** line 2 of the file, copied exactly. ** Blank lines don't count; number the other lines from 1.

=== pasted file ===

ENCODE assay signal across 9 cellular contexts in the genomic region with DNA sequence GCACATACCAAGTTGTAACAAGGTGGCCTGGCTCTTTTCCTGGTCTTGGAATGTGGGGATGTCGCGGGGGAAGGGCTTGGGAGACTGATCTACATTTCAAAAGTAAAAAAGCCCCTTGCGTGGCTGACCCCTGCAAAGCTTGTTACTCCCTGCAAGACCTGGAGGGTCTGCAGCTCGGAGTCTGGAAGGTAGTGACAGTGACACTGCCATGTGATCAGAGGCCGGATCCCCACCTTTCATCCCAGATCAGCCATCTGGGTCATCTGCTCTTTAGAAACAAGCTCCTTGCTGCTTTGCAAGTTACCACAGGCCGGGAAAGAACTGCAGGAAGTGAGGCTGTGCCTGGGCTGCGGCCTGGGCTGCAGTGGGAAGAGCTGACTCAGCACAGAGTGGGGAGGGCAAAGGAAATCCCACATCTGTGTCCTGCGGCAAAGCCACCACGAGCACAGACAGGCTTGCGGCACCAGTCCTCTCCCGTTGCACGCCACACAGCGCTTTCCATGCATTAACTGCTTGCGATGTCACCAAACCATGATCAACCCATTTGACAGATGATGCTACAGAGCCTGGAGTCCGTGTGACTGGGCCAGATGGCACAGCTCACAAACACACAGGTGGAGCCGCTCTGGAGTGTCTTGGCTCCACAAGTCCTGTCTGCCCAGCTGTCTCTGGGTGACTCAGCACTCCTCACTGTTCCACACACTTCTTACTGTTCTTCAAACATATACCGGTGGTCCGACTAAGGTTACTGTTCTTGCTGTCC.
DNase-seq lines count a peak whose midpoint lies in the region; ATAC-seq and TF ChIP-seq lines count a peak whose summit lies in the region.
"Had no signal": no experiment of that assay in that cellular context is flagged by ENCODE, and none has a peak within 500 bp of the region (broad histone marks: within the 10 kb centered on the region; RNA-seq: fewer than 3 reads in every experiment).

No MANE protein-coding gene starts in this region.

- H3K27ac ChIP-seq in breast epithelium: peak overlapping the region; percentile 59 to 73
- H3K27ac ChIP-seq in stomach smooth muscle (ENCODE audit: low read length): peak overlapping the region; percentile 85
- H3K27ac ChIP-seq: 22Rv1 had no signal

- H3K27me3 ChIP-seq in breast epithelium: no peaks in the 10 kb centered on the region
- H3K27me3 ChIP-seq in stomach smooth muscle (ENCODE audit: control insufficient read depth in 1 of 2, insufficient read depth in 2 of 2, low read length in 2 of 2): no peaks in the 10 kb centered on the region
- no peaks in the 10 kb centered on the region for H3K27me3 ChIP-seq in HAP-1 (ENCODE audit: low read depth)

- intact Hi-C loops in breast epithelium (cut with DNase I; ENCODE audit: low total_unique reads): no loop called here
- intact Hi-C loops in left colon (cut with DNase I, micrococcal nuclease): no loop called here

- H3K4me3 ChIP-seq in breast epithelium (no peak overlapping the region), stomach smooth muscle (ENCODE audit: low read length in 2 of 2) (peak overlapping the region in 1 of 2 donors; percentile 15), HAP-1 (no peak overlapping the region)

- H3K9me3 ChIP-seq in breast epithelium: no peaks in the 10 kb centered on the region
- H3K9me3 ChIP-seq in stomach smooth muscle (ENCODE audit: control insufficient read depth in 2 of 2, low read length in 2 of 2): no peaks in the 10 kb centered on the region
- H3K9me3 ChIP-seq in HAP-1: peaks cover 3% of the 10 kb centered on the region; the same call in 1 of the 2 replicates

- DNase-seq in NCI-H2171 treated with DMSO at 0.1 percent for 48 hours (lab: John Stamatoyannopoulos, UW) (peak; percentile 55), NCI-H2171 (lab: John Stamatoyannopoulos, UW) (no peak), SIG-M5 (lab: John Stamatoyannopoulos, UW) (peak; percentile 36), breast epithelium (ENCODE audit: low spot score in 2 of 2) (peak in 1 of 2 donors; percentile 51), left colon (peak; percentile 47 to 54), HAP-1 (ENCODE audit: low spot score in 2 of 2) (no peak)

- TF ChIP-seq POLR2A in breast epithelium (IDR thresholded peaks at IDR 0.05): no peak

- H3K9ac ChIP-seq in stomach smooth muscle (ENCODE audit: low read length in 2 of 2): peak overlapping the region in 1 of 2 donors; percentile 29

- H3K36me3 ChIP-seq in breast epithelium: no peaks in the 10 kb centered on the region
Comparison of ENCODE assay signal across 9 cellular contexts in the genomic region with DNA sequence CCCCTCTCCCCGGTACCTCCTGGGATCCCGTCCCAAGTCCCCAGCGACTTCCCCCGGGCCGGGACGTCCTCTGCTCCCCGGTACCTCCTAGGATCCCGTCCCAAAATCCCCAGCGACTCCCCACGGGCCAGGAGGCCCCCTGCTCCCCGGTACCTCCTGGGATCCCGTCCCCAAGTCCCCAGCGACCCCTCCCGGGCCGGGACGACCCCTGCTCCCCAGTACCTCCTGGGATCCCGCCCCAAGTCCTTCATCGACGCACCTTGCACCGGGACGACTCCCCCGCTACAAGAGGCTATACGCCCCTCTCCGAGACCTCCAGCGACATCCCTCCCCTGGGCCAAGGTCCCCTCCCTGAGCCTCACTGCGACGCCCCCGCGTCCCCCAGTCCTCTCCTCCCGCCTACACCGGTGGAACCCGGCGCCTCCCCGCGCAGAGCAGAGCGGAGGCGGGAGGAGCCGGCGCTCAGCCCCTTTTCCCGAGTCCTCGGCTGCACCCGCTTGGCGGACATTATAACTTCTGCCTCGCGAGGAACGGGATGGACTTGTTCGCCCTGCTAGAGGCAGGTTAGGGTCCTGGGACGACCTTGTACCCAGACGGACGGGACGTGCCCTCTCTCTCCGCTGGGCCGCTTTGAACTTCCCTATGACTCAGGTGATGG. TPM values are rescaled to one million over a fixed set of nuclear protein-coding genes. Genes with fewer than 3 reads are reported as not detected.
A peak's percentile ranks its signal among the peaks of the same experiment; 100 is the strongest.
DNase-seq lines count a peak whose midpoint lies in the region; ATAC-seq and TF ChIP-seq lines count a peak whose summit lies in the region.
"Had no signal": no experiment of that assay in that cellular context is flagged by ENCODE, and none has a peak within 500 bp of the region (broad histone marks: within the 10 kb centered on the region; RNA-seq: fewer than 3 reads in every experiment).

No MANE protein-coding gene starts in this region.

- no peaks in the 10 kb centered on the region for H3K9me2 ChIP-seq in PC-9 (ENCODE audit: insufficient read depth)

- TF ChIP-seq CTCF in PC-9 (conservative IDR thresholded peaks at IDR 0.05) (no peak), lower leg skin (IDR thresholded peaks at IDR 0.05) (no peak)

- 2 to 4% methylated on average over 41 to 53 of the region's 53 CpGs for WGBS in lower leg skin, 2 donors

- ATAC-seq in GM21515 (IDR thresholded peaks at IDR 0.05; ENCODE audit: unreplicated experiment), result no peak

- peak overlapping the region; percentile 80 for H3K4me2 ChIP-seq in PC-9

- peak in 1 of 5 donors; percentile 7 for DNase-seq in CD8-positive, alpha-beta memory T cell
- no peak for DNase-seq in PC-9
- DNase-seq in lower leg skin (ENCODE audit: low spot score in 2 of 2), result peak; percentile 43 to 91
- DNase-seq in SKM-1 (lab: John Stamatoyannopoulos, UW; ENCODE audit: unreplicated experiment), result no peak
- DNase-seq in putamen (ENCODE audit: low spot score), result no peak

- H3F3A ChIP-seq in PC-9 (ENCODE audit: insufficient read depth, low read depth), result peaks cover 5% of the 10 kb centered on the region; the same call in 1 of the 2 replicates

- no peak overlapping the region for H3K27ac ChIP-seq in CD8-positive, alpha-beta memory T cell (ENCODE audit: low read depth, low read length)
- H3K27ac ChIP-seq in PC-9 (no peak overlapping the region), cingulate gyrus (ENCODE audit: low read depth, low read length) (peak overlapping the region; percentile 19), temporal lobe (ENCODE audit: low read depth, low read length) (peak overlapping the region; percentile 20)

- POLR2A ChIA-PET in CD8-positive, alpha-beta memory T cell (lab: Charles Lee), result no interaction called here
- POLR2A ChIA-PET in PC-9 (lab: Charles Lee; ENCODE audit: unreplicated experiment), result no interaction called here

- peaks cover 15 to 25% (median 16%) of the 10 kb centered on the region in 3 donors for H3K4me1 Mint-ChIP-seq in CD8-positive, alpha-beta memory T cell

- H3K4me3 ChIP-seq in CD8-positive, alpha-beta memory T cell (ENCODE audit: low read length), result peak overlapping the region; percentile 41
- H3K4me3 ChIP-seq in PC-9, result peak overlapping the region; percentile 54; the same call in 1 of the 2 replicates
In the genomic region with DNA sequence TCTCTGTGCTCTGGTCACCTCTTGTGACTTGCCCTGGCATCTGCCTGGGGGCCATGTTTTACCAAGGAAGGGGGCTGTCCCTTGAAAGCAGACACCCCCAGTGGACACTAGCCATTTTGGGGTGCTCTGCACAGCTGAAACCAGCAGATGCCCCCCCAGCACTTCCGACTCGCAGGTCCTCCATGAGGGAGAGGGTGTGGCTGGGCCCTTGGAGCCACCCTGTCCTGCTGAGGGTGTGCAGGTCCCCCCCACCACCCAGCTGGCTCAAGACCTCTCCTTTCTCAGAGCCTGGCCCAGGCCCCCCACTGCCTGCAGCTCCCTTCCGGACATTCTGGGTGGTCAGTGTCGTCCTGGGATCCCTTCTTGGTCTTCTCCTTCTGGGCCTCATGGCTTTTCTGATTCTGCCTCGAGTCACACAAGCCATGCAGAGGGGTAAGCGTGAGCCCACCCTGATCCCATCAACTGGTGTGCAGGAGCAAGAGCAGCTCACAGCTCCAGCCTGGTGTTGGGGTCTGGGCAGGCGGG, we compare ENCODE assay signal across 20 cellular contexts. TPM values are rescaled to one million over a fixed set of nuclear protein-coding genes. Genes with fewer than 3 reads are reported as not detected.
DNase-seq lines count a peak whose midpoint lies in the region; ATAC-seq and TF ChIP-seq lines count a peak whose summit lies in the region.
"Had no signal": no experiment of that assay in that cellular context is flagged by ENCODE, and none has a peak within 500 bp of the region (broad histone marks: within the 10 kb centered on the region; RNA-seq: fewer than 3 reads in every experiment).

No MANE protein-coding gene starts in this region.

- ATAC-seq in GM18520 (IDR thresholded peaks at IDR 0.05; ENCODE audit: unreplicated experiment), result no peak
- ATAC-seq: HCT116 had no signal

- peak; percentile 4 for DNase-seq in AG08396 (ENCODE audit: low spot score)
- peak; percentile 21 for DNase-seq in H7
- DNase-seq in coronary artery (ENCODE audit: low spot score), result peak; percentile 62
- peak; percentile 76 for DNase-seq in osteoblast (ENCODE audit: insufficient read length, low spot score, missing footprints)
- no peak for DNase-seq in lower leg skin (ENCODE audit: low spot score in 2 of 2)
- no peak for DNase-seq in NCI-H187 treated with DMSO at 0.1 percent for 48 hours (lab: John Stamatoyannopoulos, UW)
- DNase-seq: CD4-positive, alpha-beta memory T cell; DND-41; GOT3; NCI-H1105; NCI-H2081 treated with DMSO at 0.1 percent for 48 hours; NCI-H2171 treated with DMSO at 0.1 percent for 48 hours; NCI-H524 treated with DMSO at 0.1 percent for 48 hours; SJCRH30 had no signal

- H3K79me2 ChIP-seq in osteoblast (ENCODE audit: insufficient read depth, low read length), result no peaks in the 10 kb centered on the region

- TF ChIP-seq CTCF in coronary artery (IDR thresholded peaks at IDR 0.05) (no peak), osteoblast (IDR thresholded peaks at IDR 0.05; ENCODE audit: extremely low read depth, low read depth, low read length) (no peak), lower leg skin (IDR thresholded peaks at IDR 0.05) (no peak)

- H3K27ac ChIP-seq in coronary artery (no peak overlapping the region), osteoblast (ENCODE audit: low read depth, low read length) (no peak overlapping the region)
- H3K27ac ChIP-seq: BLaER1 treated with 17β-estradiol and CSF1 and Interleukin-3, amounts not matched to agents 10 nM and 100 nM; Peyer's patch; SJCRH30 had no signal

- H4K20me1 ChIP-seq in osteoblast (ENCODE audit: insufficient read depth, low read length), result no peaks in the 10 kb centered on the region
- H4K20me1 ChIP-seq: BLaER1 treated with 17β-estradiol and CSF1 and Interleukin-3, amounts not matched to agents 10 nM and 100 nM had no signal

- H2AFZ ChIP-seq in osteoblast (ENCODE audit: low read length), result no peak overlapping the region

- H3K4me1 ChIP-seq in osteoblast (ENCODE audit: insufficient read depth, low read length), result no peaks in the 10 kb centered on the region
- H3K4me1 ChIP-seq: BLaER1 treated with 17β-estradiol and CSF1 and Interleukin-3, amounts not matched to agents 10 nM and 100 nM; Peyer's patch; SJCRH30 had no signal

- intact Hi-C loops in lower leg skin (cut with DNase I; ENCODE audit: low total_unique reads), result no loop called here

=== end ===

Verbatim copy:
DNase-seq lines count a peak whose midpoint lies in the region; ATAC-seq and TF ChIP-seq lines count a peak whose summit lies in the region.